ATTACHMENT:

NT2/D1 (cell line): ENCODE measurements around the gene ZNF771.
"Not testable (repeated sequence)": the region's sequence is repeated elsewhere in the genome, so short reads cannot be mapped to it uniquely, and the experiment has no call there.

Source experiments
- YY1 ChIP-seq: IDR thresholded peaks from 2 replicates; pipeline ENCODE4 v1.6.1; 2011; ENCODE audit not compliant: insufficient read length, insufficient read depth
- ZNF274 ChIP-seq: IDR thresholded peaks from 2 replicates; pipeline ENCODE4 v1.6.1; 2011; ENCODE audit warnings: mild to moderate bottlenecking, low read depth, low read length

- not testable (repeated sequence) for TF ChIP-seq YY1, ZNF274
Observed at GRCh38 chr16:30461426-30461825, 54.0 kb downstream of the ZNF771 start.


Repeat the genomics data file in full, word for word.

NT2/D1 (cell line): ENCODE measurements around the gene ZNF771.
"Not testable (repeated sequence)": the region's sequence is repeated elsewhere in the genome, so short reads cannot be mapped to it uniquely, and the experiment has no call there.

Source experiments
- YY1 ChIP-seq: IDR thresholded peaks from 2 replicates; pipeline ENCODE4 v1.6.1; 2011; ENCODE audit not compliant: insufficient read length, insufficient read depth
- ZNF274 ChIP-seq: IDR thresholded peaks from 2 replicates; pipeline ENCODE4 v1.6.1; 2011; ENCODE audit warnings: mild to moderate bottlenecking, low read depth, low read length

- not testable (repeated sequence) for TF ChIP-seq YY1, ZNF274
Observed at GRCh38 chr16:30461426-30461825, 54.0 kb downstream of the ZNF771 start.